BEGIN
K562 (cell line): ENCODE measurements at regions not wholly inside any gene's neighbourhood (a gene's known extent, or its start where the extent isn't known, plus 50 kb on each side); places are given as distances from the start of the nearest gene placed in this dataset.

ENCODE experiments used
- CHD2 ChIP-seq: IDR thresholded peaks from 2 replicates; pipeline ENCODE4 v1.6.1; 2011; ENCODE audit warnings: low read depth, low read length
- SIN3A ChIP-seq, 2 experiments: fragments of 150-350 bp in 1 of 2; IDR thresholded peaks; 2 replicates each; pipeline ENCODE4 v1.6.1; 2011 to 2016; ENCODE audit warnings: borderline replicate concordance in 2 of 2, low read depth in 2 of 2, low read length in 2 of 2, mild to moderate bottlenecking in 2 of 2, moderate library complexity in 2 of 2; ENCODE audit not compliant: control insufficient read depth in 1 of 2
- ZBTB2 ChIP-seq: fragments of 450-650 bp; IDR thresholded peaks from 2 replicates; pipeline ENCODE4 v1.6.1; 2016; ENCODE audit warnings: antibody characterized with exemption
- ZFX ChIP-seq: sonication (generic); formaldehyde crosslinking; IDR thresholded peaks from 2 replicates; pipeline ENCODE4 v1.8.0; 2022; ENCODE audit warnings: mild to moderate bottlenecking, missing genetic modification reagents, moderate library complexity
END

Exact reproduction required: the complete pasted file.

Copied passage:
K562 (cell line): ENCODE measurements at regions not wholly inside any gene's neighbourhood (a gene's known extent, or its start where the extent isn't known, plus 50 kb on each side); places are given as distances from the start of the nearest gene placed in this dataset.

ENCODE experiments used
- CHD2 ChIP-seq: IDR thresholded peaks from 2 replicates; pipeline ENCODE4 v1.6.1; 2011; ENCODE audit warnings: low read depth, low read length
- SIN3A ChIP-seq, 2 experiments: fragments of 150-350 bp in 1 of 2; IDR thresholded peaks; 2 replicates each; pipeline ENCODE4 v1.6.1; 2011 to 2016; ENCODE audit warnings: borderline replicate concordance in 2 of 2, low read depth in 2 of 2, low read length in 2 of 2, mild to moderate bottlenecking in 2 of 2, moderate library complexity in 2 of 2; ENCODE audit not compliant: control insufficient read depth in 1 of 2
- ZBTB2 ChIP-seq: fragments of 450-650 bp; IDR thresholded peaks from 2 replicates; pipeline ENCODE4 v1.6.1; 2016; ENCODE audit warnings: antibody characterized with exemption
- ZFX ChIP-seq: sonication (generic); formaldehyde crosslinking; IDR thresholded peaks from 2 replicates; pipeline ENCODE4 v1.8.0; 2022; ENCODE audit warnings: mild to moderate bottlenecking, missing genetic modification reagents, moderate library complexity